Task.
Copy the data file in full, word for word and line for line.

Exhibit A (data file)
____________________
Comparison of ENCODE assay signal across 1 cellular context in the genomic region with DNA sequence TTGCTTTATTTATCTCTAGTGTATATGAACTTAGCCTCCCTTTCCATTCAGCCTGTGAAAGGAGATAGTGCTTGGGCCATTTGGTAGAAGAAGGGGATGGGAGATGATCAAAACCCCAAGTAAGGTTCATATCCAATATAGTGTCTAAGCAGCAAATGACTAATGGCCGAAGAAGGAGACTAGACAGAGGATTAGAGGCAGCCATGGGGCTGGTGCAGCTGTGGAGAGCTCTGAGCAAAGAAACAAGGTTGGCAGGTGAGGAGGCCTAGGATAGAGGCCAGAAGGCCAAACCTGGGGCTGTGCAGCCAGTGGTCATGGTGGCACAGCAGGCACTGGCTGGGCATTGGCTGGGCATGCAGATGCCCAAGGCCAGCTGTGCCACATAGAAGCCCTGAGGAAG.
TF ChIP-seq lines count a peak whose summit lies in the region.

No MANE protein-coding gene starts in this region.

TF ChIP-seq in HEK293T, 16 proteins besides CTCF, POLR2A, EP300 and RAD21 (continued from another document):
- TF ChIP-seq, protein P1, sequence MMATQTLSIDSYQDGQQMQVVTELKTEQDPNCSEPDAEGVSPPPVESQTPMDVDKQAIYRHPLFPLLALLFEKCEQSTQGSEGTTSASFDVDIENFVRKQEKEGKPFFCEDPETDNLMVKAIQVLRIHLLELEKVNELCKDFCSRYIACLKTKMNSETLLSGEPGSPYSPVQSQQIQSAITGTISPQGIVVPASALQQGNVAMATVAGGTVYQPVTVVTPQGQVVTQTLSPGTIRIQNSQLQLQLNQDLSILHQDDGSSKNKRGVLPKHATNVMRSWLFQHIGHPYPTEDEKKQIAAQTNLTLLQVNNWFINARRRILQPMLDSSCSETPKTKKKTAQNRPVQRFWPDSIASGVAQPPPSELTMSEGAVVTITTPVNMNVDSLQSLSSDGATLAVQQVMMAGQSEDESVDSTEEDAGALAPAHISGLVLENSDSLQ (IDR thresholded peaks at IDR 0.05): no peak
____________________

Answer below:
Comparison of ENCODE assay signal across 1 cellular context in the genomic region with DNA sequence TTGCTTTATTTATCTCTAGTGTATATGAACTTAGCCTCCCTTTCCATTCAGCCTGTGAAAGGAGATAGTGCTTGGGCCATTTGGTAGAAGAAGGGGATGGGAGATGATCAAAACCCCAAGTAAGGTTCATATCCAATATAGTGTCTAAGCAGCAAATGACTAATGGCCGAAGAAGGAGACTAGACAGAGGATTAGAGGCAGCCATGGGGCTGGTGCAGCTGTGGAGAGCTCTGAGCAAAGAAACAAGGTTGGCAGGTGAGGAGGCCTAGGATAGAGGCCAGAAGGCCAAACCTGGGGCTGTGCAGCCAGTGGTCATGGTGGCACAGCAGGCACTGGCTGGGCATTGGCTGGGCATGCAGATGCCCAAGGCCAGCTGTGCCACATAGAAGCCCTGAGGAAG.
TF ChIP-seq lines count a peak whose summit lies in the region.

No MANE protein-coding gene starts in this region.

TF ChIP-seq in HEK293T, 16 proteins besides CTCF, POLR2A, EP300 and RAD21 (continued from another document):
- TF ChIP-seq, protein P1, sequence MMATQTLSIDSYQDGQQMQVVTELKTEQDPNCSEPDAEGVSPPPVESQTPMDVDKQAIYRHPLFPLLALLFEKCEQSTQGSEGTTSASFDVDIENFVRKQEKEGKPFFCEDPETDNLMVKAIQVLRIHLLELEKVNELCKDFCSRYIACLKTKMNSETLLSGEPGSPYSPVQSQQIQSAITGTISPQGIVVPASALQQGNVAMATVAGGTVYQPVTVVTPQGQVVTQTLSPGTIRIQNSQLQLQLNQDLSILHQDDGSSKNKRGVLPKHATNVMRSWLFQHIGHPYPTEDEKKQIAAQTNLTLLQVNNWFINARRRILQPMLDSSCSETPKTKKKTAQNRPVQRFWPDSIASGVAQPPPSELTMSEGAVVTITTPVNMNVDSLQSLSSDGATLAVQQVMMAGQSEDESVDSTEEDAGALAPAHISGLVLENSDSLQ (IDR thresholded peaks at IDR 0.05): no peak